Aug 13, 2018 | 23:14 10 Thanks for info...….want to do the quarter into half pasture half corn....bale first cut and feed next door with corn grazing...then let them possibly calve on it the following spring or use as April grazing. Will rotate in 4 years approx.....if this old guys still has "cows around". Reply With Quote
Aug 14, 2018 | 07:49 11 GF - for pasture insurance moisture deficit is about it. For corn (high cost crop) you can basically only use silage moisture if you are planning to graze it. For hay, you can do moisture or yield (which in my mind is the same thing). The problem with a lot of the yield type of insurance is that it eliminates your flexibility. For example, if you know the hay is poor you still have to hay it instead of being able to graze it when you want to.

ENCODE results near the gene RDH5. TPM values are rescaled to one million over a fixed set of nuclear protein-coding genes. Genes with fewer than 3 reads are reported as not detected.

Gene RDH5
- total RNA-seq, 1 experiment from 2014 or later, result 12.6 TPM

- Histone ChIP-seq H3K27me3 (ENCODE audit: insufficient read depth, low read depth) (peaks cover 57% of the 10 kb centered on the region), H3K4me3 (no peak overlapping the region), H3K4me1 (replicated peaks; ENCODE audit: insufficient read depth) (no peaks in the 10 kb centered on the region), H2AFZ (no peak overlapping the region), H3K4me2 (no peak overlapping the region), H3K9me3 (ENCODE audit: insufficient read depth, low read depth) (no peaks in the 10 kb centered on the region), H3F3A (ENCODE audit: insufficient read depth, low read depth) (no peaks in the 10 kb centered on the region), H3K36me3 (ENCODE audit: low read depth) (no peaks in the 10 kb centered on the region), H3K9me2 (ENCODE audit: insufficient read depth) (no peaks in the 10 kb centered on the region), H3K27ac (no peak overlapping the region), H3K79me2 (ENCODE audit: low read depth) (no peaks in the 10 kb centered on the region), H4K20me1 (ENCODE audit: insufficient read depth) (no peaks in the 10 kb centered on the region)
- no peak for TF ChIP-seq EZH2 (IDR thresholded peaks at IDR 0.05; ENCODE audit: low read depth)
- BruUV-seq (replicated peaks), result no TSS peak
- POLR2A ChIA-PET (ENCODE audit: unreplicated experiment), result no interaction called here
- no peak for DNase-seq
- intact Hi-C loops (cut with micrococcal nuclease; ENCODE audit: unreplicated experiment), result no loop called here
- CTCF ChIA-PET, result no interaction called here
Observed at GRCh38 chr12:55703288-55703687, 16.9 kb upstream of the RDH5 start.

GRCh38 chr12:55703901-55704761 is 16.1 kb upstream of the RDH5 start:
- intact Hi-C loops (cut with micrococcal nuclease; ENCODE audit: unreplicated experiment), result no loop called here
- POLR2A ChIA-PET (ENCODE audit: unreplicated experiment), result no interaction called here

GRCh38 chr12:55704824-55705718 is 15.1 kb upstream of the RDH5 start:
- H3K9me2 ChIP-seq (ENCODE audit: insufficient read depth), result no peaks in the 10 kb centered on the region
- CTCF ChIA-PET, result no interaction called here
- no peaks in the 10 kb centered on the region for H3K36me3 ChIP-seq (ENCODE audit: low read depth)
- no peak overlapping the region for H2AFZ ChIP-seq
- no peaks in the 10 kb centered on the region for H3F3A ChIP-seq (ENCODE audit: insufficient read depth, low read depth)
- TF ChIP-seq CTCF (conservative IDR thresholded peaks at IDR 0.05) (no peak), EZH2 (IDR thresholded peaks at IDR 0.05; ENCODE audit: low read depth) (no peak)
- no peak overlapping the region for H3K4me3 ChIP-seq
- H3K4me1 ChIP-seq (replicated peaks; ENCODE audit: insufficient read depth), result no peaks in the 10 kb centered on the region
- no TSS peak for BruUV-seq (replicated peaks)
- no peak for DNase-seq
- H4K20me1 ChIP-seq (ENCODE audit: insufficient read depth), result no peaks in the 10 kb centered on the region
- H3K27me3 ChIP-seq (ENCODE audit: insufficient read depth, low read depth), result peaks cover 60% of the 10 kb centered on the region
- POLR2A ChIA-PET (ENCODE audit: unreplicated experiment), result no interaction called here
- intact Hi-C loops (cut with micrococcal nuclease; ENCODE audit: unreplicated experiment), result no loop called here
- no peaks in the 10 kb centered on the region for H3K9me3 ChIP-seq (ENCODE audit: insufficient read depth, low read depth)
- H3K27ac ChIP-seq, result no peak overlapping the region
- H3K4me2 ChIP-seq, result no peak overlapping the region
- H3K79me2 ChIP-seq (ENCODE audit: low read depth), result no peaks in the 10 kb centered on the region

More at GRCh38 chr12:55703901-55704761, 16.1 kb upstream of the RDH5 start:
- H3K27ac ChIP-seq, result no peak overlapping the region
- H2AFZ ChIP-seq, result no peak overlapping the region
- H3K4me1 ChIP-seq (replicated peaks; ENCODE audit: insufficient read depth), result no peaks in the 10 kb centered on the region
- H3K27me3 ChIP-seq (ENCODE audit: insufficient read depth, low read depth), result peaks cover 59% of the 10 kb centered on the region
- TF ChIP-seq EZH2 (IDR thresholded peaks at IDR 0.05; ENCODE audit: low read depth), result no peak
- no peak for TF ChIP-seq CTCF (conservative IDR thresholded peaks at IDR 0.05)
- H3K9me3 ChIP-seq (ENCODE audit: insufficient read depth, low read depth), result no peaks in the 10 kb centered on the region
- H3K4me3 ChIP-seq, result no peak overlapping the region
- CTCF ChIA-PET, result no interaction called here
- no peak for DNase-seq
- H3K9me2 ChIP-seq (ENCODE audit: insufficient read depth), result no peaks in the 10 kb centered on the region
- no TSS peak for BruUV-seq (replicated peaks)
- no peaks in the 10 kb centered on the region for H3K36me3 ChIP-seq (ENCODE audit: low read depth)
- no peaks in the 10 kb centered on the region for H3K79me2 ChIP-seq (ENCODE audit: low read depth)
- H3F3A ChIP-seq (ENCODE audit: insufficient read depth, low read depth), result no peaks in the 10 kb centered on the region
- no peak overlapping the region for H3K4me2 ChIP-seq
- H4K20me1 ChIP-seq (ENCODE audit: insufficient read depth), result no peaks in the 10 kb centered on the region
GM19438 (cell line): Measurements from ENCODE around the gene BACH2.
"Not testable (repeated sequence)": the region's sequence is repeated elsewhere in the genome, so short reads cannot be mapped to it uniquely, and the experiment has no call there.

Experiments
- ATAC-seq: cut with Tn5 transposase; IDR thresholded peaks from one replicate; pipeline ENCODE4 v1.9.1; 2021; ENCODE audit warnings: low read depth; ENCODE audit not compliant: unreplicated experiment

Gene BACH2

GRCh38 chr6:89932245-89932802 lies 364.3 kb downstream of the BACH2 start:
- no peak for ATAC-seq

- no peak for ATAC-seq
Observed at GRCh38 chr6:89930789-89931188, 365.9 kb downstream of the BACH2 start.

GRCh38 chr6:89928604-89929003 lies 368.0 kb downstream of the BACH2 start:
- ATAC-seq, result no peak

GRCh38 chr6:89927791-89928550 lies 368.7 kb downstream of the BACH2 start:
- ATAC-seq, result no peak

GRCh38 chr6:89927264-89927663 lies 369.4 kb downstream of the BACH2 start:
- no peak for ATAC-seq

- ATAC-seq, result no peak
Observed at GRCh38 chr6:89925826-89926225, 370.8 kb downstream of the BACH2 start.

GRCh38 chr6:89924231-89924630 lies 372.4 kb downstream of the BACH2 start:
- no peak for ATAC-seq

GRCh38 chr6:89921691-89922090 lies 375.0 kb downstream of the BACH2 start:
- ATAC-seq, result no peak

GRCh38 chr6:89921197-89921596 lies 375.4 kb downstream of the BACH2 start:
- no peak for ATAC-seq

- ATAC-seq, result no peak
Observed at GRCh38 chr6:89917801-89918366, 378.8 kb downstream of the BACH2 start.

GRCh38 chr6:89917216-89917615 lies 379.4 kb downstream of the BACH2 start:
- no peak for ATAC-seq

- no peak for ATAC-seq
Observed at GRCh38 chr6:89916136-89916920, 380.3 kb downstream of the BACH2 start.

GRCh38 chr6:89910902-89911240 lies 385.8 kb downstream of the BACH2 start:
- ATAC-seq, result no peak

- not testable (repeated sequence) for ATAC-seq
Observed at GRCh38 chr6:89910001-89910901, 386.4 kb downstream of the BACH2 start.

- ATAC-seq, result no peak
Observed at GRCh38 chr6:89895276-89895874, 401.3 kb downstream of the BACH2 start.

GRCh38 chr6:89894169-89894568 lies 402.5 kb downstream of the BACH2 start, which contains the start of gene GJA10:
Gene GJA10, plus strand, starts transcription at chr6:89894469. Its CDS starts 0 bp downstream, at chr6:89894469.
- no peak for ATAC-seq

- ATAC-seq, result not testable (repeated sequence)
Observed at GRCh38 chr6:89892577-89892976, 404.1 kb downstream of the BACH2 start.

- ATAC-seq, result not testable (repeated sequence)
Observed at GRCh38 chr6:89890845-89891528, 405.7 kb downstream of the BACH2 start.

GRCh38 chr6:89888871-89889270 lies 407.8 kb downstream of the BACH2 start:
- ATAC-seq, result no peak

For corn, same thing, yield insurance means you are limited in how you use it and have to clear things with AFSC before you do something different. In my experience in a serious drought, the flexibility is usually worth more than the payout.
Additionally some of the options (eg: hay yield) pay out so poorly in AB you would be lucky to average out your premium over 20 years. I think the actuaries are going to get more expensive as we see more extremes and larger claim values, further exacerbating the problems. Reply With Quote